EPA Blasted as It Revokes Mine’s Permit
The Environmental Protection Agency, in an unusual move, revoked a key permit for one of the largest proposed mountaintop-removal coal-mining projects in Appalachia, drawing cheers from environmentalists and protests from business groups worried their projects could be next.
The decision to revoke the permit for Arch Coal Inc.’s Spruce Mine No. 1 in West Virginia’s rural Logan County marks the first time the EPA has withdrawn a water permit for a mining project that had previously been issued.
It’s also only the second time in the 39-year history of the federal Clean Water Act that the agency has canceled a water permit for a project of any kind after it was issued, according to the agency.
The EPA said Thursday it revoked the permit, issued by the Army Corps of Engineers in 2007, because it concluded new scientific research on mountaintop-removal mining since then indicated the potential harm to streams and watershed areas surrounding the Spruce project could be significant.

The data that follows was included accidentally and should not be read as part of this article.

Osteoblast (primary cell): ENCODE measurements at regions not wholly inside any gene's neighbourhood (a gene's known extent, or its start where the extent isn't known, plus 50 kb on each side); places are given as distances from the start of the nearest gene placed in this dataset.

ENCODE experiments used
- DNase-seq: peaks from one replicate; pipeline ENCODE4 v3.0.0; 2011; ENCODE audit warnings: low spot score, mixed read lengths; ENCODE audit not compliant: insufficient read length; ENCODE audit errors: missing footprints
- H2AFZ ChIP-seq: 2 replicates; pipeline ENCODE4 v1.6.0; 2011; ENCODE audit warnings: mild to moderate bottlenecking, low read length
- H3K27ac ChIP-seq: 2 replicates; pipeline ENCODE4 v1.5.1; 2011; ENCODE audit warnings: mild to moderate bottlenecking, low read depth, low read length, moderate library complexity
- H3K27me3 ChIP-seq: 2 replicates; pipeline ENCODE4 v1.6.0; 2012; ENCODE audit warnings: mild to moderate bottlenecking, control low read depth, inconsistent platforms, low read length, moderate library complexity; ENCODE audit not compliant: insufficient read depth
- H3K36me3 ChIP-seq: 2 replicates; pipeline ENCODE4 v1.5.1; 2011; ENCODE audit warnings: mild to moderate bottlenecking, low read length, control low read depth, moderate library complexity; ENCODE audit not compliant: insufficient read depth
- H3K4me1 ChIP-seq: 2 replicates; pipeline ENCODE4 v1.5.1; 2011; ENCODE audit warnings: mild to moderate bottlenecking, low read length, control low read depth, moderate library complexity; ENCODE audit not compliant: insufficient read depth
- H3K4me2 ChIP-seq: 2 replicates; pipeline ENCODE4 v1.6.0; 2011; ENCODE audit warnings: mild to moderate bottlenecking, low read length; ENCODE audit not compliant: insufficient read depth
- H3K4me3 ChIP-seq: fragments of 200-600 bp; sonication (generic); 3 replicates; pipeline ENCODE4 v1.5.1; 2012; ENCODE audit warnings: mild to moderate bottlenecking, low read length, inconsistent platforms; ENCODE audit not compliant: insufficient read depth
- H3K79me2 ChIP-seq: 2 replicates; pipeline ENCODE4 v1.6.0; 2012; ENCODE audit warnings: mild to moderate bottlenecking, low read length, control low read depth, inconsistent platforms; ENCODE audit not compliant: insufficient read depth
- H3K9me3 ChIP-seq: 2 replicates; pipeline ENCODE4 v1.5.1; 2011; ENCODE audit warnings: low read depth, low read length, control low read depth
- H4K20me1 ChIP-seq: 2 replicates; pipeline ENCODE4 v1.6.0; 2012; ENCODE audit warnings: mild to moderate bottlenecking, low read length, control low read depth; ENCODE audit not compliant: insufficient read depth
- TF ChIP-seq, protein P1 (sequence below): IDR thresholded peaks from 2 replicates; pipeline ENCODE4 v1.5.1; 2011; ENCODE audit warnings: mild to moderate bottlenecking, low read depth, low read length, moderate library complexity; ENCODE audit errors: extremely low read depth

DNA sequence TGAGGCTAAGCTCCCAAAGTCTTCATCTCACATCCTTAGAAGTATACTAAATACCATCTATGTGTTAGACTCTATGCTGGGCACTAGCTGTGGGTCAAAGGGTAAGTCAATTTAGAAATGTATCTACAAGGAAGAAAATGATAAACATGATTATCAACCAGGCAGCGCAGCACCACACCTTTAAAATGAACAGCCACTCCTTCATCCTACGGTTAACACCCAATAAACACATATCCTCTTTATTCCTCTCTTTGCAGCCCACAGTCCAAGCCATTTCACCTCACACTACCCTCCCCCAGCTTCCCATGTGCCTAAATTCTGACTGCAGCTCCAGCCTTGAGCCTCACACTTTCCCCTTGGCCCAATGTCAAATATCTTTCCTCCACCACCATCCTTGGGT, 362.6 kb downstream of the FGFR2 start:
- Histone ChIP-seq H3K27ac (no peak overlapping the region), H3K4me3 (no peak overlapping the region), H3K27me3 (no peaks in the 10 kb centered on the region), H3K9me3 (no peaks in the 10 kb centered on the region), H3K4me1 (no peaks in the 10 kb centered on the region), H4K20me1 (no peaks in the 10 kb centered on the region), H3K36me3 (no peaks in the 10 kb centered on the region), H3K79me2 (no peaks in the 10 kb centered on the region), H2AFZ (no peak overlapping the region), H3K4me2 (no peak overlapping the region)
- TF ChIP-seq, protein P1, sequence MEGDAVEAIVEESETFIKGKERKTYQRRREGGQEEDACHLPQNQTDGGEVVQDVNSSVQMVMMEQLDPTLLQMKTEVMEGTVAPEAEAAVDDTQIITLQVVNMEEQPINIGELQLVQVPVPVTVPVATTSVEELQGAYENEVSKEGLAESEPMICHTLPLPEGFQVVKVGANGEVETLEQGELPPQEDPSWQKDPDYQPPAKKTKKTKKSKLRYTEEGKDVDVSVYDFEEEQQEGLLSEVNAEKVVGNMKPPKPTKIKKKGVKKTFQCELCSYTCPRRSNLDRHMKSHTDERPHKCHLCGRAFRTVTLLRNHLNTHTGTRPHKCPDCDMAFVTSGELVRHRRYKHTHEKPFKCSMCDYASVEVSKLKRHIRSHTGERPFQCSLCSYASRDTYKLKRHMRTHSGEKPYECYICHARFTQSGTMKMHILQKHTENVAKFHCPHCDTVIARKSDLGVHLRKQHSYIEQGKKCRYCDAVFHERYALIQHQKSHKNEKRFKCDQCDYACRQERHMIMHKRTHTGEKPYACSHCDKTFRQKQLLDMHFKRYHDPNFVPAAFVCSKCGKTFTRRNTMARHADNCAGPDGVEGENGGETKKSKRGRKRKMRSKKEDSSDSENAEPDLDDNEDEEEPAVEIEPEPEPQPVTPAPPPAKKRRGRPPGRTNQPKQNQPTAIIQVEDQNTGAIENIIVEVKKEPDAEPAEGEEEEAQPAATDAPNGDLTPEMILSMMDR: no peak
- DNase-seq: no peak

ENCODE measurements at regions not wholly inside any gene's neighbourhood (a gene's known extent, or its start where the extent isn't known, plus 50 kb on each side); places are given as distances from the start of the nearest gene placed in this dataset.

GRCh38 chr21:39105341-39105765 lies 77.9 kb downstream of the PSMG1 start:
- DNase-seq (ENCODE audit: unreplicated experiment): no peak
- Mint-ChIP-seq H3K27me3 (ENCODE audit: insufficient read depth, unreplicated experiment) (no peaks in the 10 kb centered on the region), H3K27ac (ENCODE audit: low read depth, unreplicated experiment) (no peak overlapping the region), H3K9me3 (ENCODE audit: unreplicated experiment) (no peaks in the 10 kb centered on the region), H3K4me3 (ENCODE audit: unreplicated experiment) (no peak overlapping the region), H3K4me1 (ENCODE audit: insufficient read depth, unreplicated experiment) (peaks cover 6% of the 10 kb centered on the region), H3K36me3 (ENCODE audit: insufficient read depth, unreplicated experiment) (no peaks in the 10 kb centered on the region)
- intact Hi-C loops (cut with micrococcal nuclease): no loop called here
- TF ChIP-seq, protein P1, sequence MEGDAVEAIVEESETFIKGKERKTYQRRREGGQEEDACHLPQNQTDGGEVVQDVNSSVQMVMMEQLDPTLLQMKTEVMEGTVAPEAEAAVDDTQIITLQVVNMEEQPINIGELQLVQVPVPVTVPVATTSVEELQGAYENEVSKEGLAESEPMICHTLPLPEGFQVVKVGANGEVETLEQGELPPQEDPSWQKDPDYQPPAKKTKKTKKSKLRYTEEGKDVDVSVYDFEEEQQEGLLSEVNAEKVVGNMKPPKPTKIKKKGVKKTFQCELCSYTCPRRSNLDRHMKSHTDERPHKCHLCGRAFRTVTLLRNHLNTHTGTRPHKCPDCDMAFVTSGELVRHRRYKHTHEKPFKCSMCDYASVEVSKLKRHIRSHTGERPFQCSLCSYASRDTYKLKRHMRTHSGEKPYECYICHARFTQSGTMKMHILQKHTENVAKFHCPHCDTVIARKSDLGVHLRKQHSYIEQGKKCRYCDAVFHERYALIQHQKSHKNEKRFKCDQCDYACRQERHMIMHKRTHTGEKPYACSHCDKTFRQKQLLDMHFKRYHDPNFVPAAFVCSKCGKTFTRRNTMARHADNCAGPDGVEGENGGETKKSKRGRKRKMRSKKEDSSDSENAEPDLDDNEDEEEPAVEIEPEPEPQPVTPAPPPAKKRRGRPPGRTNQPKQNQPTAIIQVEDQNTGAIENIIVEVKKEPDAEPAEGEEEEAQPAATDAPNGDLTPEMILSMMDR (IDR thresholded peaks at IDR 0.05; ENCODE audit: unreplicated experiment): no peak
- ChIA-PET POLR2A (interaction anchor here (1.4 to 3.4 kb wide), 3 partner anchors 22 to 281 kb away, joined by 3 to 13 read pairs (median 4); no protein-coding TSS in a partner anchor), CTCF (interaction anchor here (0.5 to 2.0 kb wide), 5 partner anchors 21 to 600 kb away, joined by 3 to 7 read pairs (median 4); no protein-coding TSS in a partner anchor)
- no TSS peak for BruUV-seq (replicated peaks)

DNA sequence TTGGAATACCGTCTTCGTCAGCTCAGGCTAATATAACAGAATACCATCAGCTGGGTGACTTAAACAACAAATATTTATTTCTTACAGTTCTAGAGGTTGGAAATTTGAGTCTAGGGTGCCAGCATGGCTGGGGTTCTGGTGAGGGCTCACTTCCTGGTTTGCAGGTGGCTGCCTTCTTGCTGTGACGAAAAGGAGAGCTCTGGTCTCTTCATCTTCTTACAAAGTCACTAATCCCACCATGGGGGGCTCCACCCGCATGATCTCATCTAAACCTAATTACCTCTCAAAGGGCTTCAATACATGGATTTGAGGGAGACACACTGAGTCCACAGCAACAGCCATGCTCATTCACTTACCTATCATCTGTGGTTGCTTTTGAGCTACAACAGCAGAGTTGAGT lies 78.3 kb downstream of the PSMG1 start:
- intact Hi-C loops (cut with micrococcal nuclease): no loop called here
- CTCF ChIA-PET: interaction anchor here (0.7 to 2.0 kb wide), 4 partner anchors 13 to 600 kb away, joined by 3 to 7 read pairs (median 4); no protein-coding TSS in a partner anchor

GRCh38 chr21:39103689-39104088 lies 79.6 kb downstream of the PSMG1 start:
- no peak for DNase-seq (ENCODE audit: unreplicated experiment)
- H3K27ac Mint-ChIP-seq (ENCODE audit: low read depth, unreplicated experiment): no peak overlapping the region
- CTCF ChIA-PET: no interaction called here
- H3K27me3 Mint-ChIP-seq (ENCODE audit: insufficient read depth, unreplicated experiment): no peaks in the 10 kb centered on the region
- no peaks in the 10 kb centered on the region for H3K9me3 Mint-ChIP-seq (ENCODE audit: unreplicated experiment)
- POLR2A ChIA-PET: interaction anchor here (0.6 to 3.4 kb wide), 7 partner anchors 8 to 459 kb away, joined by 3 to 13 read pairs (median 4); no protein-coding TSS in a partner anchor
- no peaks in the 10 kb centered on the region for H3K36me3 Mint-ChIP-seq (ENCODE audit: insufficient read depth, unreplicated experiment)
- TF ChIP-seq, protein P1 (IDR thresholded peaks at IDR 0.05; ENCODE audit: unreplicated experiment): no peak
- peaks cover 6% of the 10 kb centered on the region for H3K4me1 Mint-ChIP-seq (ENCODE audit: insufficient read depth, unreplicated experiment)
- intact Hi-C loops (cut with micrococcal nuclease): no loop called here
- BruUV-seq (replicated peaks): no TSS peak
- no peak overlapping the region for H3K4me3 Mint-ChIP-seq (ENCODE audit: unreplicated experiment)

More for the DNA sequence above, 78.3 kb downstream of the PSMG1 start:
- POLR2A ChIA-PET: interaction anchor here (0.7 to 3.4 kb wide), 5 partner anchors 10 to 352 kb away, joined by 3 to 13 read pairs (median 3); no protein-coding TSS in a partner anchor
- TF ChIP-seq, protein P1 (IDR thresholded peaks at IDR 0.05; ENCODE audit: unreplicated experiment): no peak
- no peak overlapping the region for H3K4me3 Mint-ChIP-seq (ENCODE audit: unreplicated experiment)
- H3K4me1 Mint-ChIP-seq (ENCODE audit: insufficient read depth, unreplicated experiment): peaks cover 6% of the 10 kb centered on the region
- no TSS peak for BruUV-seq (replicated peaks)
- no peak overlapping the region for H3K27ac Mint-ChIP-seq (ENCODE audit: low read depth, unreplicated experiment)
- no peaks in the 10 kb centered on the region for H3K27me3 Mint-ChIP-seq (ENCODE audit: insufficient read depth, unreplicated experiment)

A spokeswoman for Arch said the company was “shocked and dismayed” by the agency’s decision, which it said would block an additional $250 million investment that would create 250 jobs. The company said it would appeal to the courts.
The EPA “deserves enormous credit for changing policies to protect Appalachia’s health, land and water,” said Mr. Michael Brune, executive director of the Sierra Club.
As the EPA stressed that the permit decision had no implications beyond the Spruce mine, business groups outside the coal industry said the government’s action raised questions about whether permits previously issued for other businesses could also be revoked, potentially stranding investments and costing jobs even as the economy continues to heal.